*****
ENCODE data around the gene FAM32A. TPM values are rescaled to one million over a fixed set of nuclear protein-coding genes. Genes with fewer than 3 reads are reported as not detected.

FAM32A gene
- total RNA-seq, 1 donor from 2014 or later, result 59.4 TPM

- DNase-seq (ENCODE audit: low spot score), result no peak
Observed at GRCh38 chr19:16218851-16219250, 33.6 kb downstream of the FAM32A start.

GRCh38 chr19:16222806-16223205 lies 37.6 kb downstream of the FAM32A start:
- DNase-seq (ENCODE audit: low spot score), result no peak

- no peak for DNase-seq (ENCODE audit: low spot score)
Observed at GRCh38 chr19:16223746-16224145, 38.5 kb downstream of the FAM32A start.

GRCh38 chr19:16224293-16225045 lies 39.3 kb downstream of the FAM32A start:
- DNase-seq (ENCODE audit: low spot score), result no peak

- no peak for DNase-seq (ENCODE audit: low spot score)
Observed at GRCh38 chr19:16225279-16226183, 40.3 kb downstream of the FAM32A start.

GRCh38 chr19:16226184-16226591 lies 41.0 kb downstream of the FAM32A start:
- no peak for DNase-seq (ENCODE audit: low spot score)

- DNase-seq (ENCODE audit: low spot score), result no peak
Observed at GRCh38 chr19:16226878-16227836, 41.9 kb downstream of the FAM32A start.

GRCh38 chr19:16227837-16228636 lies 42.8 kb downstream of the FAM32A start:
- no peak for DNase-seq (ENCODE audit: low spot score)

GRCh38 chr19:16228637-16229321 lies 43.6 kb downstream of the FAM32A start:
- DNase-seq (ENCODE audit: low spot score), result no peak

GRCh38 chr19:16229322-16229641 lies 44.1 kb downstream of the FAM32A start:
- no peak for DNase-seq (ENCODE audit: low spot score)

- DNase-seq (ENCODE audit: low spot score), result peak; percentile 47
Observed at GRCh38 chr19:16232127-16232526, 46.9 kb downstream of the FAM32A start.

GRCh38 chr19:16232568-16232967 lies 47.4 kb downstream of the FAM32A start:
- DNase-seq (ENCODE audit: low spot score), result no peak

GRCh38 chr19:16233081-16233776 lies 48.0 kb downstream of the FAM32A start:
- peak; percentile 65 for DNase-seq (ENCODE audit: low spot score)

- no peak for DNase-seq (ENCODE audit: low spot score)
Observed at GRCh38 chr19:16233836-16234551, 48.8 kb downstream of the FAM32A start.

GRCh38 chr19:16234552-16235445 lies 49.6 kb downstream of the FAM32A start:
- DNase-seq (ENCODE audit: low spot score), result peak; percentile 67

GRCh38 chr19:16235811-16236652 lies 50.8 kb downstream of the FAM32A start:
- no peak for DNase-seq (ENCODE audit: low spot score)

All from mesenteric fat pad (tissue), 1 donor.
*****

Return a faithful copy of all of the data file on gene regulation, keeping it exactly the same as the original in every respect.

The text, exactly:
ENCODE data around the gene FAM32A. TPM values are rescaled to one million over a fixed set of nuclear protein-coding genes. Genes with fewer than 3 reads are reported as not detected.

FAM32A gene
- total RNA-seq, 1 donor from 2014 or later, result 59.4 TPM

- DNase-seq (ENCODE audit: low spot score), result no peak
Observed at GRCh38 chr19:16218851-16219250, 33.6 kb downstream of the FAM32A start.

GRCh38 chr19:16222806-16223205 lies 37.6 kb downstream of the FAM32A start:
- DNase-seq (ENCODE audit: low spot score), result no peak

- no peak for DNase-seq (ENCODE audit: low spot score)
Observed at GRCh38 chr19:16223746-16224145, 38.5 kb downstream of the FAM32A start.

GRCh38 chr19:16224293-16225045 lies 39.3 kb downstream of the FAM32A start:
- DNase-seq (ENCODE audit: low spot score), result no peak

- no peak for DNase-seq (ENCODE audit: low spot score)
Observed at GRCh38 chr19:16225279-16226183, 40.3 kb downstream of the FAM32A start.

GRCh38 chr19:16226184-16226591 lies 41.0 kb downstream of the FAM32A start:
- no peak for DNase-seq (ENCODE audit: low spot score)

- DNase-seq (ENCODE audit: low spot score), result no peak
Observed at GRCh38 chr19:16226878-16227836, 41.9 kb downstream of the FAM32A start.

GRCh38 chr19:16227837-16228636 lies 42.8 kb downstream of the FAM32A start:
- no peak for DNase-seq (ENCODE audit: low spot score)

GRCh38 chr19:16228637-16229321 lies 43.6 kb downstream of the FAM32A start:
- DNase-seq (ENCODE audit: low spot score), result no peak

GRCh38 chr19:16229322-16229641 lies 44.1 kb downstream of the FAM32A start:
- no peak for DNase-seq (ENCODE audit: low spot score)

- DNase-seq (ENCODE audit: low spot score), result peak; percentile 47
Observed at GRCh38 chr19:16232127-16232526, 46.9 kb downstream of the FAM32A start.

GRCh38 chr19:16232568-16232967 lies 47.4 kb downstream of the FAM32A start:
- DNase-seq (ENCODE audit: low spot score), result no peak

GRCh38 chr19:16233081-16233776 lies 48.0 kb downstream of the FAM32A start:
- peak; percentile 65 for DNase-seq (ENCODE audit: low spot score)

- no peak for DNase-seq (ENCODE audit: low spot score)
Observed at GRCh38 chr19:16233836-16234551, 48.8 kb downstream of the FAM32A start.

GRCh38 chr19:16234552-16235445 lies 49.6 kb downstream of the FAM32A start:
- DNase-seq (ENCODE audit: low spot score), result peak; percentile 67

GRCh38 chr19:16235811-16236652 lies 50.8 kb downstream of the FAM32A start:
- no peak for DNase-seq (ENCODE audit: low spot score)

All from mesenteric fat pad (tissue), 1 donor.